Shirl Greeb followed with another solo, “It’s an Art,” from Working, which all of us who had ever worked in food service applauded heartily.

The set built up to a big finish with “I Could Have Danced All Night,” “Tango Maureen,” (from Rent) and closed with the infectious “Can’t Stop the Beat” from Hairspray.

After a short intermission, the second half began with “Human Heart” from Once on this Island, and continued with “I Feel So Much Spring” (A New Brain) and “Can You Find It In Your Heart” (Footloose). One of the highlights of this section was “Song of Purple Summer” from Spring Awakening. ( I was a bit surprised that this cheerful and upbeat piece came from the musical adaptation of Frank Wedekind’s dismal and sordid play.  Looking up the musical, I see the plot’s the same, and “Song of Purple Summer” is the “hopeful” finale piece.)

The act continued with “Times Like This” from Lucky Stiff, a medley from Next to Normal,  and “To A Dancing Star” (musical of the same name). And how could anyone resist ending their show and their season with a song called “The Last Curtain Call” (from Everyman)?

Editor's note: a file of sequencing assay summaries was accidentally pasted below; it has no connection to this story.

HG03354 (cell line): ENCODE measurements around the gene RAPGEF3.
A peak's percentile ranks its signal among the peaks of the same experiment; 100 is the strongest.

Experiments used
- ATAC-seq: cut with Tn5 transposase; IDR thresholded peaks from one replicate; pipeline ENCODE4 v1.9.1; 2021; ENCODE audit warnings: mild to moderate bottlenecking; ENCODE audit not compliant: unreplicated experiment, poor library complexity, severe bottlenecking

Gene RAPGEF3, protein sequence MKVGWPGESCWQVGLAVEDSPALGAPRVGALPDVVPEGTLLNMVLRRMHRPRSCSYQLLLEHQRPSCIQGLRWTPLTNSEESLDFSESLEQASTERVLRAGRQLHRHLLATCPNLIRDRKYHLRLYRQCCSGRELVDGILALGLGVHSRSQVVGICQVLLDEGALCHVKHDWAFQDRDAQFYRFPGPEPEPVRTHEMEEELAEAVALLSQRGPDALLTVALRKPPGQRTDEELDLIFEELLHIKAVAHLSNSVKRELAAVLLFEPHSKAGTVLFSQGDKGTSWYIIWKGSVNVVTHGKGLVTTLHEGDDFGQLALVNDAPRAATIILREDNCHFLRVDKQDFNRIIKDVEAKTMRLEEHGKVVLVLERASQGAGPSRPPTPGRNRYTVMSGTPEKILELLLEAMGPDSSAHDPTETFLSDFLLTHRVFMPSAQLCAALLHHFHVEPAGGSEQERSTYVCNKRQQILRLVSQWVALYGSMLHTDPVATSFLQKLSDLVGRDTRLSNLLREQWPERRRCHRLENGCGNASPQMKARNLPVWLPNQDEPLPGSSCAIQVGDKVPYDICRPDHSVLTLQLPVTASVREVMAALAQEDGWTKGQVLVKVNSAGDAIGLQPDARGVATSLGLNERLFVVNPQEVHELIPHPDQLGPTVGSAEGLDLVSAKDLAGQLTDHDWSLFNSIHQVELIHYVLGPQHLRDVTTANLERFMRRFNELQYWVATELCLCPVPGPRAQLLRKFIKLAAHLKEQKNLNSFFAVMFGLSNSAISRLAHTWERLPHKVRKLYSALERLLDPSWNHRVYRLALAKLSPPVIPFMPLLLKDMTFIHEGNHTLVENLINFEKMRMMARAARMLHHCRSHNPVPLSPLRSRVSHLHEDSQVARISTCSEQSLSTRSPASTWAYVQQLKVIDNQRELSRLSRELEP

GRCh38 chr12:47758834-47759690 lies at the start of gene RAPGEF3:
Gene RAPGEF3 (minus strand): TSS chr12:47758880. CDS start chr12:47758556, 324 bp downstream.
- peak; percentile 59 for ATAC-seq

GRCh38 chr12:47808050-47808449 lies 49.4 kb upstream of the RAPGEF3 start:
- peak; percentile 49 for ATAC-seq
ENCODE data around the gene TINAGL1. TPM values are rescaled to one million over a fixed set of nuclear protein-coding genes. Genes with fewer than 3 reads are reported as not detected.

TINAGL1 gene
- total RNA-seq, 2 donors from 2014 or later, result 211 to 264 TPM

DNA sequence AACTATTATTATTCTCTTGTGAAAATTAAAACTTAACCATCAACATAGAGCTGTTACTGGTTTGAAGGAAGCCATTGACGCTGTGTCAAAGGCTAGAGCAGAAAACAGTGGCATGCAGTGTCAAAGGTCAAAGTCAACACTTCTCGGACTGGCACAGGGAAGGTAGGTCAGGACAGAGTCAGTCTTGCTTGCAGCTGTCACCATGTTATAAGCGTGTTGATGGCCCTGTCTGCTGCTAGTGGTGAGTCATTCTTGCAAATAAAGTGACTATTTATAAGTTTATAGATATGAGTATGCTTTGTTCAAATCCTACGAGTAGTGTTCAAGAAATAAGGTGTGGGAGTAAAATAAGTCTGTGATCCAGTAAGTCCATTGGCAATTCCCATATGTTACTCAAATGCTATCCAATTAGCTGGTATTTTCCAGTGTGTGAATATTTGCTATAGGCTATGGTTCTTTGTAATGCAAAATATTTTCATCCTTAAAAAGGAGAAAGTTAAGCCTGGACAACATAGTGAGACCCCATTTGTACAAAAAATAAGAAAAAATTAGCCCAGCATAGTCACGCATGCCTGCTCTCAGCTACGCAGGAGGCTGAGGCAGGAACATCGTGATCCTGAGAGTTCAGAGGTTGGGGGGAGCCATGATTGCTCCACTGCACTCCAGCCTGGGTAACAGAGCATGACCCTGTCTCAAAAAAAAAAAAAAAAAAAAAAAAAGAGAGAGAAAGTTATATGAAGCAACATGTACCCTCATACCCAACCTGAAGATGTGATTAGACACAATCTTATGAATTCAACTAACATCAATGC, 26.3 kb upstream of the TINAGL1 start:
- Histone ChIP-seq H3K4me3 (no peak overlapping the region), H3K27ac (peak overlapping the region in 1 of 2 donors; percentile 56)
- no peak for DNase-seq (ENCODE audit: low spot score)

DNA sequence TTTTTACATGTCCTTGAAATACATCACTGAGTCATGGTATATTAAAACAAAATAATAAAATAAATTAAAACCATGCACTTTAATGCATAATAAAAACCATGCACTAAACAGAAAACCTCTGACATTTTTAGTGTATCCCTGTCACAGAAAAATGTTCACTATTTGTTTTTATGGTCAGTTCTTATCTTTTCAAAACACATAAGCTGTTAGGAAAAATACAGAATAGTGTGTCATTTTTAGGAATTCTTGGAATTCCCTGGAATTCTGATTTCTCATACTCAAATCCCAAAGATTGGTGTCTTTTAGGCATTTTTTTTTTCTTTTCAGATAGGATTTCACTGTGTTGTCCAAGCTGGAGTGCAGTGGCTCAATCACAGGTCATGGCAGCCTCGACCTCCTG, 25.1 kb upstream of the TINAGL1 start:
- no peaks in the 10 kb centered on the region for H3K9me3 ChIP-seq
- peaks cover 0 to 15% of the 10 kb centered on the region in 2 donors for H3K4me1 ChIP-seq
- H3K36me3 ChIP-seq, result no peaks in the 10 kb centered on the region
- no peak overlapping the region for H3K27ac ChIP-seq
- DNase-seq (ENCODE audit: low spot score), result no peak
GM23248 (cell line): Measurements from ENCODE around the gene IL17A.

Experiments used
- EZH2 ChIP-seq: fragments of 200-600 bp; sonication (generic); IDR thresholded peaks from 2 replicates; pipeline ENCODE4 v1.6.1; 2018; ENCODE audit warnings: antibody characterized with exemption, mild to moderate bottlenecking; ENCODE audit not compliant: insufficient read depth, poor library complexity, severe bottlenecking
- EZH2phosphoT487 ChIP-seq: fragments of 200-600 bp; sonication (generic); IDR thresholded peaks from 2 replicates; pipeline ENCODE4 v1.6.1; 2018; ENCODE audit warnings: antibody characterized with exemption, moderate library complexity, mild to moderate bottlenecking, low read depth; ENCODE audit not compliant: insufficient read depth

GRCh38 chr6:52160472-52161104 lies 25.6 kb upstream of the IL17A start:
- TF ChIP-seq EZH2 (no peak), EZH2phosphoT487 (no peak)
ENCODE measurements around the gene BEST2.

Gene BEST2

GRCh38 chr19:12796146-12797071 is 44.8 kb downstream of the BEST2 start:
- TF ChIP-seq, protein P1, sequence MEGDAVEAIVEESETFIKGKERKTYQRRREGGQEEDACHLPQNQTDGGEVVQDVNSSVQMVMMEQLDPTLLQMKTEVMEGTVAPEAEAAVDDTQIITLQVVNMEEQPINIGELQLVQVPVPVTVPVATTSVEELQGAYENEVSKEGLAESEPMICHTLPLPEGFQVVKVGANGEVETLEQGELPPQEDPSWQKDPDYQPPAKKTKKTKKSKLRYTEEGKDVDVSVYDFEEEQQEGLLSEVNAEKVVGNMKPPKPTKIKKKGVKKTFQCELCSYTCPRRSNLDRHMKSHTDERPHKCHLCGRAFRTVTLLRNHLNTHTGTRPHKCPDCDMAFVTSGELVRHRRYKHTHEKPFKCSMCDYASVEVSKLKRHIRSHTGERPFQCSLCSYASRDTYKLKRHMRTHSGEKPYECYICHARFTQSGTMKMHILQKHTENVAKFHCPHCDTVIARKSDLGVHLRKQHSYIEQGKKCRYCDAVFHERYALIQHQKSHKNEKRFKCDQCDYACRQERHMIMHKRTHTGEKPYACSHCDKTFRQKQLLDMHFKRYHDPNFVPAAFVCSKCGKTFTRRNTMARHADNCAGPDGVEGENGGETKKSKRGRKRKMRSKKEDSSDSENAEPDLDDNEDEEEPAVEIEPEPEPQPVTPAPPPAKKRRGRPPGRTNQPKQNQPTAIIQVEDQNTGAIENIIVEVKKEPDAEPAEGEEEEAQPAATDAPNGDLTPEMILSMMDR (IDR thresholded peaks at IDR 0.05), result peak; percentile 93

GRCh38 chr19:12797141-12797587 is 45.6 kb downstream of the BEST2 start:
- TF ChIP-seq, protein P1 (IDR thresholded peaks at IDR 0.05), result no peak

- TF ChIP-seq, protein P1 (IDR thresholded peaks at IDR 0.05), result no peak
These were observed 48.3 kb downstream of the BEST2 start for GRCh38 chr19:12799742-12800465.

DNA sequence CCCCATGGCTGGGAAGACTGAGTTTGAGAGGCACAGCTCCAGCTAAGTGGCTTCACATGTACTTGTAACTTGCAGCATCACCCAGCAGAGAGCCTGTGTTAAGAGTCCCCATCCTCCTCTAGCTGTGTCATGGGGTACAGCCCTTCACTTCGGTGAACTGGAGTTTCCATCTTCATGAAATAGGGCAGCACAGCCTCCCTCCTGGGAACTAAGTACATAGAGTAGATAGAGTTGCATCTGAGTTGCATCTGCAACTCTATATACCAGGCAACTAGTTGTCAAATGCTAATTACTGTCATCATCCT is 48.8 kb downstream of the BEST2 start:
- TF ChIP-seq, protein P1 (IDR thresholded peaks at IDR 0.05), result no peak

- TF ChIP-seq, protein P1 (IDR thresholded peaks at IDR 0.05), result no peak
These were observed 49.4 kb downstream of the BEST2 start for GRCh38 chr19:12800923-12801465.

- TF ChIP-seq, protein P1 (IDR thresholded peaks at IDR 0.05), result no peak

This was a very enjoyable, mostly upbeat, and fun concert which showed the group’s talents to good effect.  We have ordered our tickets for next season.

Optimist Theatre: “The Tempest”

At various times Milwaukee has had free professional theatre; Shakepeare (quite a lot); and outdoor theatre, but to my recollection we have not had free Shakespeare “in the park” before.  This changed with the Optimist Theatre production of The Tempest which was performed not actually in a park, but on the grounds of Alverno College near us.

For the first major production of a new theatre company, The Tempest was a remarkable artistic collaboration, pulling together as it did James Pickering, the dean of Milwaukee’s theatrical community; Angela Iannone,  one of our premier leading ladies; a number of other very experienced actors; and resources such as those of the Milwaukee Mask and Puppet Theatre, which created some of the “special effects.”

Although philosophically and linguistically dense, The Tempest is actually a good Shakespeare play for a production using minimal resources:  other than the storm at sea in the first scene, the rest of the play is set on Prospero’s more or less desert island, with even the interior of Prospero’s ‘cell’ and the bog Ariel leads Caliban, Stephano, and Trinculo into off stage. The cast is small by Shakespearan standards, and costume changes minimal.  The show was staged on a layered platform with no set pieces. Instead, setting was supplied by “The Tribe”, actors who represented the host of spirits at Prospero’s command and who became winds, waves, trees, and rocks as needed. In the storm scene, ‘thunder’ was creatively suppled by the beating of Tribe feet on the stage platform, which not only sounded good, is quite appropriate when knowing that it is these spirits who are actually making the storm.